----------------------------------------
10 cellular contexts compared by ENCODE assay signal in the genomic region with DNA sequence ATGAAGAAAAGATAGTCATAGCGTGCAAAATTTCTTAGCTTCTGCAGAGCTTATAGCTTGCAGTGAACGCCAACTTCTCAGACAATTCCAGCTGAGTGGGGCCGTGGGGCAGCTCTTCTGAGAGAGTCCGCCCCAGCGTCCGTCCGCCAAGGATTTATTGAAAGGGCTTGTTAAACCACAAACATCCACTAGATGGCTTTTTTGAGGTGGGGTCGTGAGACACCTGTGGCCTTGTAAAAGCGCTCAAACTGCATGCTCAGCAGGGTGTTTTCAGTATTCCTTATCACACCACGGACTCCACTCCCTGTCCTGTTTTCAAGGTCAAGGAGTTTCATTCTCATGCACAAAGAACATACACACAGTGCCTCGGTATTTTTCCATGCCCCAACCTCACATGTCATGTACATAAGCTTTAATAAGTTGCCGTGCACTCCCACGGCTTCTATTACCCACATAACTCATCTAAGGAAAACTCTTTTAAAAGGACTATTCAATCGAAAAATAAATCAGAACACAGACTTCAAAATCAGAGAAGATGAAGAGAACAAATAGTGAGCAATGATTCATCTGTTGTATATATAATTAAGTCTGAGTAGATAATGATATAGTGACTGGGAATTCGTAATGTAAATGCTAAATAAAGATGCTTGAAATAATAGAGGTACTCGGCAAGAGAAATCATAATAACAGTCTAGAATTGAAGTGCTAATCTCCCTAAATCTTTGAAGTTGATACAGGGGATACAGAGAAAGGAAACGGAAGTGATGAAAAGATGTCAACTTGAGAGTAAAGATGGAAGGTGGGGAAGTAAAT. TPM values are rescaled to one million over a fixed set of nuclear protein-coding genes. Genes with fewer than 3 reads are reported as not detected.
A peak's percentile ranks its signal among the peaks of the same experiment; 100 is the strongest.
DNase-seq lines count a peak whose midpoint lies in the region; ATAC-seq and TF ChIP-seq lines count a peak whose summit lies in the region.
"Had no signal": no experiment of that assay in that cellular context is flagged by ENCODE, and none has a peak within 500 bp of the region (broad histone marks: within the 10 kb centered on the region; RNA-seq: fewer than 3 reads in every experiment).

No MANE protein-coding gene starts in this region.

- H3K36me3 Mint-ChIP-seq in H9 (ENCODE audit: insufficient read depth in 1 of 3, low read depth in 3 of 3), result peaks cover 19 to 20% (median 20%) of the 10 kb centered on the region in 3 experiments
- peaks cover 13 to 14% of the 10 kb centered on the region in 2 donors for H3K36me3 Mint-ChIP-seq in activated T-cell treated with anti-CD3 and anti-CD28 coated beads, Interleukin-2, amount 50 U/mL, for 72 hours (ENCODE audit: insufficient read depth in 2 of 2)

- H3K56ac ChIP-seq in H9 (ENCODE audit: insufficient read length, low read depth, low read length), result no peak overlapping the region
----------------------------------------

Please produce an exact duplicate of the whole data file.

10 cellular contexts compared by ENCODE assay signal in the genomic region with DNA sequence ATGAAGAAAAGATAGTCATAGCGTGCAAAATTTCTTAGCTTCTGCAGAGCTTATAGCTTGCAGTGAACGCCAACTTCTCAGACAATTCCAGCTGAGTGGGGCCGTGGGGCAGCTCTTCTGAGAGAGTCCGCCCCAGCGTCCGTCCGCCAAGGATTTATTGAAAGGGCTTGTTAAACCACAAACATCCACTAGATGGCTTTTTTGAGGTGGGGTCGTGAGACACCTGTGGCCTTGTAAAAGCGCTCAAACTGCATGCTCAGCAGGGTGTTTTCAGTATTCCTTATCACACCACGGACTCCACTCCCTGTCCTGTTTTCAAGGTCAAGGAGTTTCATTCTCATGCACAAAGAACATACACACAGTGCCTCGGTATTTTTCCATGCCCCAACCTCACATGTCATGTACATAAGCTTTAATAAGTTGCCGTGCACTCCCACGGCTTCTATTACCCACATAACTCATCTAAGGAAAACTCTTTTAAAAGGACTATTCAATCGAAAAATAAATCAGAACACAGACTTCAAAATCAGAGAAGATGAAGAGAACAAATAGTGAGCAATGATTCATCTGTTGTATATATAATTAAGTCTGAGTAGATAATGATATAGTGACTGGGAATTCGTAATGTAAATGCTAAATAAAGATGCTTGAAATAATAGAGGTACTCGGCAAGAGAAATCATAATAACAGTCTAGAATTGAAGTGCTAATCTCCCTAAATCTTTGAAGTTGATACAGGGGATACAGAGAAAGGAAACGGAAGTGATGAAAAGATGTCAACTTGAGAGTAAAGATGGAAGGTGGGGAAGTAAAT. TPM values are rescaled to one million over a fixed set of nuclear protein-coding genes. Genes with fewer than 3 reads are reported as not detected.
A peak's percentile ranks its signal among the peaks of the same experiment; 100 is the strongest.
DNase-seq lines count a peak whose midpoint lies in the region; ATAC-seq and TF ChIP-seq lines count a peak whose summit lies in the region.
"Had no signal": no experiment of that assay in that cellular context is flagged by ENCODE, and none has a peak within 500 bp of the region (broad histone marks: within the 10 kb centered on the region; RNA-seq: fewer than 3 reads in every experiment).

No MANE protein-coding gene starts in this region.

- H3K36me3 Mint-ChIP-seq in H9 (ENCODE audit: insufficient read depth in 1 of 3, low read depth in 3 of 3), result peaks cover 19 to 20% (median 20%) of the 10 kb centered on the region in 3 experiments
- peaks cover 13 to 14% of the 10 kb centered on the region in 2 donors for H3K36me3 Mint-ChIP-seq in activated T-cell treated with anti-CD3 and anti-CD28 coated beads, Interleukin-2, amount 50 U/mL, for 72 hours (ENCODE audit: insufficient read depth in 2 of 2)

- H3K56ac ChIP-seq in H9 (ENCODE audit: insufficient read length, low read depth, low read length), result no peak overlapping the region